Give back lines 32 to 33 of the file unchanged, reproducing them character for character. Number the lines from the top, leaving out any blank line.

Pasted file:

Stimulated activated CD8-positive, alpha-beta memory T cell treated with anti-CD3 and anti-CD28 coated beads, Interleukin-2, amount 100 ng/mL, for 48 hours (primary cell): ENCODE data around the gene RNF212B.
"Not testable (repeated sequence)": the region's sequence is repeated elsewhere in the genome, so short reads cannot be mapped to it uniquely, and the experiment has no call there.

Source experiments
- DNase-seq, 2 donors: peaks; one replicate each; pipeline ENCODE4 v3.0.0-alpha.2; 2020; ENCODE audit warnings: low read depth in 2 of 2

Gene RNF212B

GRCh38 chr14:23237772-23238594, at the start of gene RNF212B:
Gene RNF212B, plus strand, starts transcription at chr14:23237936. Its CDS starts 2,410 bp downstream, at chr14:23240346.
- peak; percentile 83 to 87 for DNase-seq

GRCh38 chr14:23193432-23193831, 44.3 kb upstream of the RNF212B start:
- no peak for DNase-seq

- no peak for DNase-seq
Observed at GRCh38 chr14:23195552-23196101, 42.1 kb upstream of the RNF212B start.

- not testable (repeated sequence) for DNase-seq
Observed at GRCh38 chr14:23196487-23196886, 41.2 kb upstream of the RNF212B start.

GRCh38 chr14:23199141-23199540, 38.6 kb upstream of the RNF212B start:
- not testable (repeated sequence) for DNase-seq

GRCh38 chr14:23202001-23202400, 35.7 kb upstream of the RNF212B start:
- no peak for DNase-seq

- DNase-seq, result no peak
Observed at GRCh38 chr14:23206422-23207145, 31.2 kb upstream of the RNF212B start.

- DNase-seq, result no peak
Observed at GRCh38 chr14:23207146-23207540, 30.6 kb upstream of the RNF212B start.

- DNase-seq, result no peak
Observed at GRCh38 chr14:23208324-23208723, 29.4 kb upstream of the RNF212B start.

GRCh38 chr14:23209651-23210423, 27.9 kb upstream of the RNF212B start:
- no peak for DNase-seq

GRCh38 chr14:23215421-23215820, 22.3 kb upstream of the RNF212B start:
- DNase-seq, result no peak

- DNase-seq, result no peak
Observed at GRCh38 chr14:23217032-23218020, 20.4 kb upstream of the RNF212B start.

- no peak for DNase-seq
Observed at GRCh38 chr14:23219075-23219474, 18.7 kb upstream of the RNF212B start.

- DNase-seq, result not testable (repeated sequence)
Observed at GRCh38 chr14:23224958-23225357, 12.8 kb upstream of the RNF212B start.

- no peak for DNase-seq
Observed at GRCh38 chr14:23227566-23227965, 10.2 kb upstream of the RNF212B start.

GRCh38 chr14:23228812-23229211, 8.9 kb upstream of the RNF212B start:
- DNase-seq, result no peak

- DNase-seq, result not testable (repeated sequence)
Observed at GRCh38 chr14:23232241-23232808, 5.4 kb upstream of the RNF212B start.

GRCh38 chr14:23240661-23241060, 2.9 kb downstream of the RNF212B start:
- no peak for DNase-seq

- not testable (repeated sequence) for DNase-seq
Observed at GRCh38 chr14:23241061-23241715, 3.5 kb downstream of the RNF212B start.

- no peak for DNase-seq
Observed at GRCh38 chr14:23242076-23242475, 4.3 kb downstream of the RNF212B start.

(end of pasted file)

Observed at GRCh38 chr14:23219075-23219474, 18.7 kb upstream of the RNF212B start.

- DNase-seq, result not testable (repeated sequence)